10. Tango

    “Ben – to be fair – if the airlines knew that the Russians supplied high capacity Surface to Air missile systems to amateurs beforehand – they would have avoided the airspace like a plaque.
    Our condemnation should be directed at those that are providing such state of the art assets to callous individuals with limited training.”

    It was known those missiles were in insurgent hands.

    And I will continue to say that the Vincennes shoot down was intentional as the CIC info had it as a threat (and the use of airliners as a suicide weapon was well discussed and part of the Captains brief).

    Yes it was a terrible mistake in that the aircraft did not pose a threat.

    However, I have said it before and say it again, you do not route an aircraft thorugh an active combat zone.

    Iran wanted its commercial flights though that same zone while attacking shipping in the straight. They paid a terrible price.

    The Vincennes captain would not have order the shot if he had all the information. He did not.

    Agis was not intended to be ATC and combat and data was missing that was needed in the CIC for that type of decision and procedures were not in place as they were not thought needed for a combat system.

    Paying compensation was appropriate, being prosecuted was not.

  11. ghostwhowalksnz

    Tango, the computer tapes from the Vincennes contradicted the version of events from the Captain . None of the reasons he gave were backed up by actual data, or the nearby US naval vessels which all saw a civilian airliner climbing, on its normal course. Your new theory about suicide attack by civilian airliner is baseless, as the Captain said he identified a ‘F14 diving towards him.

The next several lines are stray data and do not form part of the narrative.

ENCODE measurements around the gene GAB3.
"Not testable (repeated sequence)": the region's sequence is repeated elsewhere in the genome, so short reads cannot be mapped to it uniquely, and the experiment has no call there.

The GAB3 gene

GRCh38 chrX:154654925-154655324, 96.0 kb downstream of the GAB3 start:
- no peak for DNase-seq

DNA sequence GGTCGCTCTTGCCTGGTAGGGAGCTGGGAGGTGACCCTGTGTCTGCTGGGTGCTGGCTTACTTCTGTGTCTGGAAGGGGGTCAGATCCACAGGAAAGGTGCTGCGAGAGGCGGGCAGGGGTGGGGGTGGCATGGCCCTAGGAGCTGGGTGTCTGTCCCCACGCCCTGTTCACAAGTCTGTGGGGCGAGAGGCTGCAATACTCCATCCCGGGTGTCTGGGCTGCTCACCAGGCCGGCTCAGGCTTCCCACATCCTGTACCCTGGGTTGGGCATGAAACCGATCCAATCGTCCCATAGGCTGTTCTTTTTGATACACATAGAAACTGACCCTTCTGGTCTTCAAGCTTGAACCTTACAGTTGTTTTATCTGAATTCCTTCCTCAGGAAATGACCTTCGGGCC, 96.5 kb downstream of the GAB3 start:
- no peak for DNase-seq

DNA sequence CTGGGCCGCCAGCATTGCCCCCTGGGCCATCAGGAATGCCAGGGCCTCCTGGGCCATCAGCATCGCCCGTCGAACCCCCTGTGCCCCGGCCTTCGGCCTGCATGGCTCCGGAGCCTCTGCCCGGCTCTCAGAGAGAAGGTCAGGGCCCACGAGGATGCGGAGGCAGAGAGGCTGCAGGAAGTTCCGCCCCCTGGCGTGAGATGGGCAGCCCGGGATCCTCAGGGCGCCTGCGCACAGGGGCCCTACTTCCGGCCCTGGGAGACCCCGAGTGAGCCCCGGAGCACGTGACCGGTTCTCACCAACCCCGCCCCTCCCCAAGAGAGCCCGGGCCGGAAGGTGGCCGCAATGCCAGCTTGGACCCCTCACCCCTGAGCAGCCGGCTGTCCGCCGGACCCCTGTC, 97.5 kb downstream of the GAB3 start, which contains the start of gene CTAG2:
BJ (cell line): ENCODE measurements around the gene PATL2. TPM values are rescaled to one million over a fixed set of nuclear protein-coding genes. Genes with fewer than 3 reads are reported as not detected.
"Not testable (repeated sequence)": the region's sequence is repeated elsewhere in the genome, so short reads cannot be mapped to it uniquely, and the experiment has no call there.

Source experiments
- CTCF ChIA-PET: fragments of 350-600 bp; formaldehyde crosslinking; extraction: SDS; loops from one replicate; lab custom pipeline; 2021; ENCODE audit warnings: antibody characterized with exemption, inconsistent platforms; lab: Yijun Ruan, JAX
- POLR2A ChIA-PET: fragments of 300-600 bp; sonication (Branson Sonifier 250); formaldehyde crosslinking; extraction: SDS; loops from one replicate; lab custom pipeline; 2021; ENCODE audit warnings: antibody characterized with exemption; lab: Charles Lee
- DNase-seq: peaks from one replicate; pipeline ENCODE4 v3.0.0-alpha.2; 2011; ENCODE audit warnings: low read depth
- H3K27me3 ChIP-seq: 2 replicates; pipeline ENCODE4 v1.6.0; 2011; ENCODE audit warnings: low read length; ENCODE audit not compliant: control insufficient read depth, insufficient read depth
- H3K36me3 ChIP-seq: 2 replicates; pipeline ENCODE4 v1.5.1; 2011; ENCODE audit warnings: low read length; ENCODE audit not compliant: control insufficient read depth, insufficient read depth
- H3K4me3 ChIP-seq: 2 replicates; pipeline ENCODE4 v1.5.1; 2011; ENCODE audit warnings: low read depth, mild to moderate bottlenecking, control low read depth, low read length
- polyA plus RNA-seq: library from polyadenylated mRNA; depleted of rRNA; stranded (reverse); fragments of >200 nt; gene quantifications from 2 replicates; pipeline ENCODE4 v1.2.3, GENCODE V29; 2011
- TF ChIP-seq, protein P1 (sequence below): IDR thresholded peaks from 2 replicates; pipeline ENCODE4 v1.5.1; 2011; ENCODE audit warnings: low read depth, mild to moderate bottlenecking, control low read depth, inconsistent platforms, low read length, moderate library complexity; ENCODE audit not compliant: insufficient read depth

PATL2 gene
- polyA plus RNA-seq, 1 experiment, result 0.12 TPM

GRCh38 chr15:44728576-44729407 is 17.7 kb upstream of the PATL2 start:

In this incident which mirrors the one in Ukriane, US has never admitted resposibility for an event caused by a direct arm of the military, not a loosely organised militia. Where were the sanctions against Reagan and US Banks ?

  12. Gigaboomer

    We (CX) stopped flying that route on the 1st March on the strong advice of our security department.

  13. Mike Marvel

    Dear Author,

    Please do a more thorough research before making accusations against MAS and SIA. From many indepedent sources, it is widely reported that most if not all major airlines fly over war zones all the time.

    Historically, the MH17 incident is almost unprecedented. Almost all airliners which were shot down were in non-war zones.

    Statistically, the incident is improbable. There are millions of flights every year, and this is the only one since 2007. Should every commercial entities plan for all unprecedented and improbable scenarios?

    If you have so much foresight, why didn’t you warn ICAO, MAS or SIA before this incident? It is always easy to say they should have seen it coming. But the truth is nobody, not even you had knew the risks.

  14. Ben Sandilands

    Captain Marvel,

    Suggest you read the later posts and come back to us with more wisdom.

    Hint: ICAO shouldn’t have been influenced by the commercial interests of the Ukraine ANSP, and the airlines you mention need to take a long hard look at themselves in relation to risk management and route planning.

  15. ghostwhowalksnz

    Mr Marvel should be looking to those airlines who did stop overflying the region for answers.
    ‘Because everyone else is doing it’, may ok for the school ground but not when you are a major airline

  16. Dan Dair

    At the moment I’m strongly disagreeing with the consensus here about MH’s culpability.
    I’m not defending them either, nor am I defending Eurocontrol or Ukraine ATC.

    I am though, massively confused by the ‘benefit-of-hindsight’ analysis of the MH17 atrocity where seemingly, all those contributors ‘knew’ Ukraine was an ‘accident waiting to happen’.
    Yet there are no similar calls from these same people for airliners not to overfly equally (if not more so) hot-spots of conflict (such as Palestine/Israel, Syria, Iraq, Egypt, etc, etc) without stating what one would imagine to be equally valid:
    ie. These places are just an aviation an ‘accident waiting to happen’.

    They all have hardware which might be used against an airliner (accidentally or on purpose) IF it fell into the wrong hands

    Was it ‘common knowledge’ that these BUK weapons were now ‘out in the field’ in Ukraine.?
    The lesser-capable SAM’s were well-known as a threat but the BUK’s…..?